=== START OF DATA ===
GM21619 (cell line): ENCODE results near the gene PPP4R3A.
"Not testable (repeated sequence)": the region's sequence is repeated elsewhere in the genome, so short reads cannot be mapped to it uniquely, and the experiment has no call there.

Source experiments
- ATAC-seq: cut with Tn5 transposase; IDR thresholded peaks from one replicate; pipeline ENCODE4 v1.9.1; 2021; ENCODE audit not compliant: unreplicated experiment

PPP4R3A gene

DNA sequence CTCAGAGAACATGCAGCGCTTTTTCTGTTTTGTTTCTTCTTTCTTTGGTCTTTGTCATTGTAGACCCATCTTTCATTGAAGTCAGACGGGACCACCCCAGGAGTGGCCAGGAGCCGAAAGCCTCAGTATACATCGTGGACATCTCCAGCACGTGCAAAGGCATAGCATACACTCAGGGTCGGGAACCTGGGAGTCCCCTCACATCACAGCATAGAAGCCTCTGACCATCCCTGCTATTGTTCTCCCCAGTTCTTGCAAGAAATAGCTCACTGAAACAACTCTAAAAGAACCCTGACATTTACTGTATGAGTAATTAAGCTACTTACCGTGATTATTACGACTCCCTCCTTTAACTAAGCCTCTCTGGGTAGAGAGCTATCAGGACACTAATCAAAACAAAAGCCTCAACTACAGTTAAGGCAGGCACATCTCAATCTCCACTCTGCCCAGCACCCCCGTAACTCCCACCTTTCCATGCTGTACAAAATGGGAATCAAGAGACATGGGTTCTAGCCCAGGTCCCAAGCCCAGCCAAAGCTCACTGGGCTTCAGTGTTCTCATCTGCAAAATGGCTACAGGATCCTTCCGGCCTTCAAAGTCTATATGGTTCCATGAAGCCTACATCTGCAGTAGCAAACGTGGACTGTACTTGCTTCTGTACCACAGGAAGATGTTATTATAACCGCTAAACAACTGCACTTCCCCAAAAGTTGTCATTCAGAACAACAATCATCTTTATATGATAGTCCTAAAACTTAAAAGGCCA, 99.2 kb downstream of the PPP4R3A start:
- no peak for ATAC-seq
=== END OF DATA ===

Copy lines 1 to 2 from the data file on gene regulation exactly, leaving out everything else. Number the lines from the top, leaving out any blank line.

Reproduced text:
GM21619 (cell line): ENCODE results near the gene PPP4R3A.
"Not testable (repeated sequence)": the region's sequence is repeated elsewhere in the genome, so short reads cannot be mapped to it uniquely, and the experiment has no call there.